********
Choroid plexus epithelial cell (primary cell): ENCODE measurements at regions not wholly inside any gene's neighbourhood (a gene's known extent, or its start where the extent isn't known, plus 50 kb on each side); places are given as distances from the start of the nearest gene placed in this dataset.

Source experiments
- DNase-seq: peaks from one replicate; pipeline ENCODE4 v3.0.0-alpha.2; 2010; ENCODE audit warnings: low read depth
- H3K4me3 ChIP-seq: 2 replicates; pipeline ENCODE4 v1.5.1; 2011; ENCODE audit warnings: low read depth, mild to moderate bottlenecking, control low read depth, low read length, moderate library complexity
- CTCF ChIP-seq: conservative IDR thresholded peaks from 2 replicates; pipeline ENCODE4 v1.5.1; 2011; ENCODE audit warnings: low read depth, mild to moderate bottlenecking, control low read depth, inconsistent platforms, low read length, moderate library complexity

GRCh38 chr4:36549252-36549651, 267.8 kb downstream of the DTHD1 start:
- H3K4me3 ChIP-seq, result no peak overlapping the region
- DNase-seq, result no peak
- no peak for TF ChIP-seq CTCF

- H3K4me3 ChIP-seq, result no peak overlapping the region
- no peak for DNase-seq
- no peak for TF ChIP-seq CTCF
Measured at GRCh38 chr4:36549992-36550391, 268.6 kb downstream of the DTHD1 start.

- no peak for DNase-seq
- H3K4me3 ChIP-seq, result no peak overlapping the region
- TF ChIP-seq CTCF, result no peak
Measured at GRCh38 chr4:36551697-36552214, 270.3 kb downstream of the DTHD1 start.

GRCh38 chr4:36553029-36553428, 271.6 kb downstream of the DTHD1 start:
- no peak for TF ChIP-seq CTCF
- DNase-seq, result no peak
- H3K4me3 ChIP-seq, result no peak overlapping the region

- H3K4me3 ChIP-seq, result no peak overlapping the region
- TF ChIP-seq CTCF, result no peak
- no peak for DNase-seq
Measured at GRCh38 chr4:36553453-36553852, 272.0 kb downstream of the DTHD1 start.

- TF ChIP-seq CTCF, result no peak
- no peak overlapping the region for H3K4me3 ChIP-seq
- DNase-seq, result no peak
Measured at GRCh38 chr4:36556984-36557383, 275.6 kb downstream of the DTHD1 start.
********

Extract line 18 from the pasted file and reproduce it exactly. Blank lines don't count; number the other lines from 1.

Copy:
GRCh38 chr4:36553029-36553428, 271.6 kb downstream of the DTHD1 start: